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04 Feb 2020

3rd Feb 2020

Ms Joan Pereira, MP for Tanjong Pagar GRC
Assoc Prof Daniel Goh Pei Siong, Non-Constituency MP


To ask the Minister for Health (a) whether the Ministry will consider requiring all private and public hospitals to be equipped and manned to handle severe and multiple trauma cases in their accident and emergency departments as part of our nation's emergency preparedness plan; and (b) whether we have sufficient emergency specialists and how many more will be trained in the next five years.


To ask the Minister for Health in light of the Lucky Plaza accident, whether private hospitals' emergency departments should be upgraded for a tiered national accident and emergency system involving both public and private hospitals to make better use of medical resources.


1   All public hospital Accident & Emergency (A&E) departments are equipped and capable of providing resuscitation, stabilisation and initial treatment for all life threatening emergencies, including trauma cases, for both adults and children.  Public hospitals must also fulfill MOH’s standards of trauma care.  Overall, the eight public hospital A&E departments[1], which are spread out across Singapore geographically, provide adequate coverage to cater to emergency services in Singapore.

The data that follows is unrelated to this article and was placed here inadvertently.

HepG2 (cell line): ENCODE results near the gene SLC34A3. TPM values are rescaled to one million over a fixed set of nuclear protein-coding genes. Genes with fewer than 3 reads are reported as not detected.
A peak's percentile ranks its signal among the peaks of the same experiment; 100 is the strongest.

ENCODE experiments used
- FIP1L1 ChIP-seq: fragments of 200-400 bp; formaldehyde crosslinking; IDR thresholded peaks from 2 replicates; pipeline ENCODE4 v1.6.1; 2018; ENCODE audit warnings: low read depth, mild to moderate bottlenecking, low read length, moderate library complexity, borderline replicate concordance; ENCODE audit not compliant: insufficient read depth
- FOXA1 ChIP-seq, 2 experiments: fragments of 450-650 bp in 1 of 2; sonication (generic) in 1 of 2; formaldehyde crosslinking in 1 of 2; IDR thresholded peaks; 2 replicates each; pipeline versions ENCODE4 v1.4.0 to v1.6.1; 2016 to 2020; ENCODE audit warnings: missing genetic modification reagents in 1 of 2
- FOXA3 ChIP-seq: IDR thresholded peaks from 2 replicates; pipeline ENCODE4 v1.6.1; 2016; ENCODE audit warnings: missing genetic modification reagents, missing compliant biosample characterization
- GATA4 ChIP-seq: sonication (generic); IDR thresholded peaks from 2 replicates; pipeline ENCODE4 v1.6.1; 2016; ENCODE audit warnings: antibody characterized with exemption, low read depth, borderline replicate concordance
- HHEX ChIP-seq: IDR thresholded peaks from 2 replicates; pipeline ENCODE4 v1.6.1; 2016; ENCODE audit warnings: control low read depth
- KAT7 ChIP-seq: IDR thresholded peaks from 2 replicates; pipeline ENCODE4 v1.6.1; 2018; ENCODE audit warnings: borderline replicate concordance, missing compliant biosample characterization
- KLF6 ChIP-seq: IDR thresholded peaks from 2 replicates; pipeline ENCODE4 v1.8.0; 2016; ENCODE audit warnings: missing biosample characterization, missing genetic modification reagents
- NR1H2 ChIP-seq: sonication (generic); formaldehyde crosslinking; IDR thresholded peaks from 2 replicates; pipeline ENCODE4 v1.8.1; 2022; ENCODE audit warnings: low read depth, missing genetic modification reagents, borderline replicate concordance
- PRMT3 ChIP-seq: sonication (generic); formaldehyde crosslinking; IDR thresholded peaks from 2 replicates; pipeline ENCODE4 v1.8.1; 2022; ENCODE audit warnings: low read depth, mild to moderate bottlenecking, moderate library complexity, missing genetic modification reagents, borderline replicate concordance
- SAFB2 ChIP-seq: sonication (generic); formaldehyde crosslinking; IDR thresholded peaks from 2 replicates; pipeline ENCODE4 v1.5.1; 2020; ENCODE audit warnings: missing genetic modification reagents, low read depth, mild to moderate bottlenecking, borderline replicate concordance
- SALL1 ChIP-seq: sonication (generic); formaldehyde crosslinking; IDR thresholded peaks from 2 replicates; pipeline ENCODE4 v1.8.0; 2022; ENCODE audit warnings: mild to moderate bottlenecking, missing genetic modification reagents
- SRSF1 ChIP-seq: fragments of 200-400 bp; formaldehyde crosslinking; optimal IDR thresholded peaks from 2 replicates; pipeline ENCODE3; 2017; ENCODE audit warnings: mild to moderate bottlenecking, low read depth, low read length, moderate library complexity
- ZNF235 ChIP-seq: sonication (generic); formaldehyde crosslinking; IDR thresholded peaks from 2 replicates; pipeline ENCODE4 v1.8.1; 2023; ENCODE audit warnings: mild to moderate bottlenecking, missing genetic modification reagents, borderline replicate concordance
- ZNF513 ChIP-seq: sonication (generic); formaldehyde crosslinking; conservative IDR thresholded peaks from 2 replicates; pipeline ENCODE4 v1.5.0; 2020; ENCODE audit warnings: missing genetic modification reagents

2     The Ministry of Health (MOH) has had ongoing discussions with the private hospitals about their capabilities in handling emergency care.  Currently, private hospitals are not configured to provide the full range of emergency and trauma services required to manage all life threatening emergencies or situations involving patients with multiple or serious injuries.  Over the last four years, MOH has been collaborating with Raffles Hospital for the management of non-life threatening and urgent SCDF ambulance cases.

3     MOH carefully manages the training pipeline for emergency medicine and surgical specialists to ensure that there are sufficient capabilities to meet national needs.  Currently, there are about 180 Emergency Medicine specialists and 240 general surgeons in Singapore.




[1] These are CGH, KKH, KTPH, NUH, NTFGH, SKH, SGH and TTSH.

Category: Parliamentary QA